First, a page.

MADRAS — For just over two minutes Monday, a grand shadow from the heavens glided across Central Oregon as the Great American Eclipse moved thousands of people to a sense of wonder.
Just after 10:19 a.m., the solar eclipse, which would trace a path from Oregon to South Carolina, cast the Solartown camping site on the north end of Madras into pre-dawn darkness.
The moon fully obscured the sun for two minutes and two seconds, leaving the sun’s corona, an aura around the sun that’s normally obscured, visible and radiating outward. The crowd of thousands gathered on the central field at Solartown cheered, whooped and howled.
“It’s primeval,” said Michael Kirk, a scientist in the heliophysics division at NASA’s Goddard Space Flight Center. “It connects you back with those early humans who saw eclipses and weren’t quite sure what was going on.”
More than most natural phenomena, eclipses begin slowly and quietly, with little fanfare. Kirk said the eclipse officially began in Madras — considered one of the best places to view this eclipse — at 9:06 a.m., when the moon first began to obscure the sun. However, the beginning didn’t draw wide applause until nearly five minutes later, when the slice of the obscured sun was large enough to be visible through special eclipse glasses.
Over the course of the next hour, the sun began to change shape as the moon passed, from a wheel of cheese with a slice cut out, to something reminiscent of a Pac-Man logo and, eventually, to a small crescent.
Around a half-hour after the eclipse began, someone from the Leopard Lounge campsite, a mobile campsite-turned-bar and entertainment area, popped a bottle of Champagne, drawing cheers.
While the light and temperature changed almost imperceptibly over the first 45 minutes of the event, the large changes came after 10 a.m. Ken Katen, a visitor from San Francisco, described the light as being similar to dusk, but with no change to the color of the clouds.
Katen, a retired civil engineer who is building an Orthodox Greek church in San Francisco’s Mission District, said he had seen 85 percent of the sun eclipsed before, but the change in the final 15 percent is, almost literally, night and day.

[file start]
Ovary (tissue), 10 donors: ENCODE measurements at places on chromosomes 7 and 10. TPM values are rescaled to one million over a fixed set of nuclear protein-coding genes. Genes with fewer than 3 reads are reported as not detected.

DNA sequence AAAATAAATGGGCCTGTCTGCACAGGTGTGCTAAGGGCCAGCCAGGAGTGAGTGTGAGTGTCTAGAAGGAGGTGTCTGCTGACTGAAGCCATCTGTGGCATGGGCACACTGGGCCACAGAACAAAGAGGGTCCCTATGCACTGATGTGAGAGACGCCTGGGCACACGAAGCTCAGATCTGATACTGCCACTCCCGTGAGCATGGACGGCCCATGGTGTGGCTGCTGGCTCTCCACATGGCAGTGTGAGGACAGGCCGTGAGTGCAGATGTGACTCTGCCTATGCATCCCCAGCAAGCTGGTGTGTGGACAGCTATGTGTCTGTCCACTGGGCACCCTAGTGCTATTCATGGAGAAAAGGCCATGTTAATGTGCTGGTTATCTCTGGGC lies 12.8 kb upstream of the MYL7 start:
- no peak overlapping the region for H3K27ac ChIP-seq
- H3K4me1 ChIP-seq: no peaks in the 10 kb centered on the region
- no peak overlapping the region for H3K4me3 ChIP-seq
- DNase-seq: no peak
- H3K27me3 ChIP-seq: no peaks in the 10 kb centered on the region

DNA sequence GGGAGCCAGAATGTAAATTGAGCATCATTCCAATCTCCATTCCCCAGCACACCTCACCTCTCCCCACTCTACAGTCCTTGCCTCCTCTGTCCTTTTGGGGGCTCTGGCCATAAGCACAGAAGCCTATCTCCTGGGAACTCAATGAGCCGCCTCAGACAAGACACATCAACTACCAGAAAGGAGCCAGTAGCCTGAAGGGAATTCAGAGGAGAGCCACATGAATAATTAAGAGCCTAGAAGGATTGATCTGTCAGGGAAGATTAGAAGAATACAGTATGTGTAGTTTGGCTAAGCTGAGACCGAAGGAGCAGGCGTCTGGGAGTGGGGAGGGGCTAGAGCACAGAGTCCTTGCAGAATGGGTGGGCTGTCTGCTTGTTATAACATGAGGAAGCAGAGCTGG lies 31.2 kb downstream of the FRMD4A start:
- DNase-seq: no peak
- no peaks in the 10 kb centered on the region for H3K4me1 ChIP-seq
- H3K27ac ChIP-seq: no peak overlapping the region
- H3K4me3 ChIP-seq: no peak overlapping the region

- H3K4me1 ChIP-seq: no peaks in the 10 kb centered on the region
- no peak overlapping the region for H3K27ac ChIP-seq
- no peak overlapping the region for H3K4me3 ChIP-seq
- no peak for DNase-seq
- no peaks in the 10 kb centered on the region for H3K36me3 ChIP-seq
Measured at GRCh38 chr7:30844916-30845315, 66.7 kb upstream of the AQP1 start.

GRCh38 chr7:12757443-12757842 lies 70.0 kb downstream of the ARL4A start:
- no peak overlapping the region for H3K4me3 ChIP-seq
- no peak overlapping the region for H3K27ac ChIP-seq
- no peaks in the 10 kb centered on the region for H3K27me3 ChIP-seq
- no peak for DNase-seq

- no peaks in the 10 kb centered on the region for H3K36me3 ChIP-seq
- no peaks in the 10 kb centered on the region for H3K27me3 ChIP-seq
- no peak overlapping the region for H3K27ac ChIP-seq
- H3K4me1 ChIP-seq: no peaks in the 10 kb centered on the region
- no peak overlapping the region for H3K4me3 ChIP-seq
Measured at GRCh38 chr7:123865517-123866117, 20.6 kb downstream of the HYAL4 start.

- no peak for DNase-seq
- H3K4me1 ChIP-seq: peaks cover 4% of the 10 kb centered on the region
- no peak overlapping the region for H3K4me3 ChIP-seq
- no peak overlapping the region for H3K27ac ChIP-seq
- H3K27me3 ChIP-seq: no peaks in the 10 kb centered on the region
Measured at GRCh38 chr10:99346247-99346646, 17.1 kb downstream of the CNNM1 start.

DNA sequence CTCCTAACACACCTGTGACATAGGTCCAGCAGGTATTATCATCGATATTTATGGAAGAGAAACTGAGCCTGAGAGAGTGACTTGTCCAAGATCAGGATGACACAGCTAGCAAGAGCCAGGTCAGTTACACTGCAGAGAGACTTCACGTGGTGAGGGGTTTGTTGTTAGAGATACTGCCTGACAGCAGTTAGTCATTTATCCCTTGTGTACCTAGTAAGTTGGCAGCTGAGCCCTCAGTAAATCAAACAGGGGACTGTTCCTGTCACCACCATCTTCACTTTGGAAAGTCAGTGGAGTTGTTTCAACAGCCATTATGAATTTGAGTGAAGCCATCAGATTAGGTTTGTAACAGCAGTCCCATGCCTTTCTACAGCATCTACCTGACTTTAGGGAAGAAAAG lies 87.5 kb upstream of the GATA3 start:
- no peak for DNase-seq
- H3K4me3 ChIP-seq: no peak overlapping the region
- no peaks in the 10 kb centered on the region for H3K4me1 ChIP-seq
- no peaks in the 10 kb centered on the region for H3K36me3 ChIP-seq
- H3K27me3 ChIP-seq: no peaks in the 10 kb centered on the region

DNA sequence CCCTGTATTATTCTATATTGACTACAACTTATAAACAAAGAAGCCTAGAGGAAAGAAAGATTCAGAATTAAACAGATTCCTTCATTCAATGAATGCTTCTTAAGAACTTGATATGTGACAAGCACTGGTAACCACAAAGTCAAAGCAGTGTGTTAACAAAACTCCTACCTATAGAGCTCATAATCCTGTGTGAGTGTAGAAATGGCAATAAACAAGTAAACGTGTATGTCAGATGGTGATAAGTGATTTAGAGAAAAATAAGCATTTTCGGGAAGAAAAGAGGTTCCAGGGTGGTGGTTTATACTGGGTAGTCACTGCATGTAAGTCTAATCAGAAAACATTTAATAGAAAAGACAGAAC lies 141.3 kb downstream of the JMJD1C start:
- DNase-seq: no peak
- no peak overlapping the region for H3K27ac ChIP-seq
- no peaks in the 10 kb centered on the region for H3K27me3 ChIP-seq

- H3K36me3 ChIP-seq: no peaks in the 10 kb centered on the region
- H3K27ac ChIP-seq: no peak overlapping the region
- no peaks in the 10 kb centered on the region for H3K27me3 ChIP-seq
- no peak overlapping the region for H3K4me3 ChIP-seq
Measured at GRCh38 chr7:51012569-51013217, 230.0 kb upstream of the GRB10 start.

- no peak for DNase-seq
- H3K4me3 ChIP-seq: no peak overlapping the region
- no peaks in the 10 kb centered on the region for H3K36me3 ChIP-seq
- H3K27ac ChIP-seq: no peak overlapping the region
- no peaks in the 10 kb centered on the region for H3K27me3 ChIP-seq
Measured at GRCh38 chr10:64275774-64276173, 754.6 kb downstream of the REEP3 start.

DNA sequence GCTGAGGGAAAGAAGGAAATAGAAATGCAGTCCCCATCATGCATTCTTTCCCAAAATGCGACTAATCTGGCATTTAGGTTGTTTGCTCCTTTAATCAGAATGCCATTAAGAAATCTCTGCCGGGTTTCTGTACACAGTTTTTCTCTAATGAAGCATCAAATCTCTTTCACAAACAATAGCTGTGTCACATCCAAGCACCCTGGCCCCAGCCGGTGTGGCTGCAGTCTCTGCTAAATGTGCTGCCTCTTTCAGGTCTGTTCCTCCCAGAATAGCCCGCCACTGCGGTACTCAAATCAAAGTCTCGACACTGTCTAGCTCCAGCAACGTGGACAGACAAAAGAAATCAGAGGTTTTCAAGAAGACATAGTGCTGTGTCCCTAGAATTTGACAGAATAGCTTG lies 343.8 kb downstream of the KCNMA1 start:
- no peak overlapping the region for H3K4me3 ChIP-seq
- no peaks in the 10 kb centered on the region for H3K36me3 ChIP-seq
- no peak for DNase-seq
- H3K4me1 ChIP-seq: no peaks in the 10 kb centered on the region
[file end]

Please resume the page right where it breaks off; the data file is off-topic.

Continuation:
“The change in ambient light continues from 85 percent to totality, sort of on a continuum,” Katen said. “But as far as the distinct shift when (the eclipse) goes total, there’s nothing to compare.”
It was spectacular to see.
Less than a minute before the total eclipse began, Mount Jefferson, in the eclipse’s path and visible from Madras, went as black as obsidian against the sky as the shadow passed over it. The shadow raced down the mountain and enveloped the campsite in darkness.
Above, in a starry sky, the spectral corona radiated out like solar cobwebs.
“The solar corona is really what people pay the big bucks to see,” Kirk said. “It is the most awe-inspiring and spectacular natural wonder you can see.”
Two minutes later, as quickly as it began, the totality was over.
Among the viewers was Dave Johnson, 55, who still has a photograph from the first time he saw a total solar eclipse. He shot it from an airplane window over Montana using his dad’s telephoto lens in 1979. Johnson was 17, and a co-founder of his high school astronomy club.
The memories of that day have dimmed over 38 years, edged out as life got busier with a job and a family. But Johnson said it was impressive.
On Monday morning, Johnson, now a psychiatrist working in San Mateo, California, saw his second eclipse, while manning multiple cameras hooked up to telescopes and standing with his three children and his wife in a crowded tent site.
“It went so fast,” Johnson said of the experience. “I’m not ready for it to be done.”
Johnson said he’s already planning a trip to Chile in 2019, to see his third eclipse.
“There’s so many ways to experience it,” Johnson said. “Maybe next time I’ll take no pictures, and just watch.”
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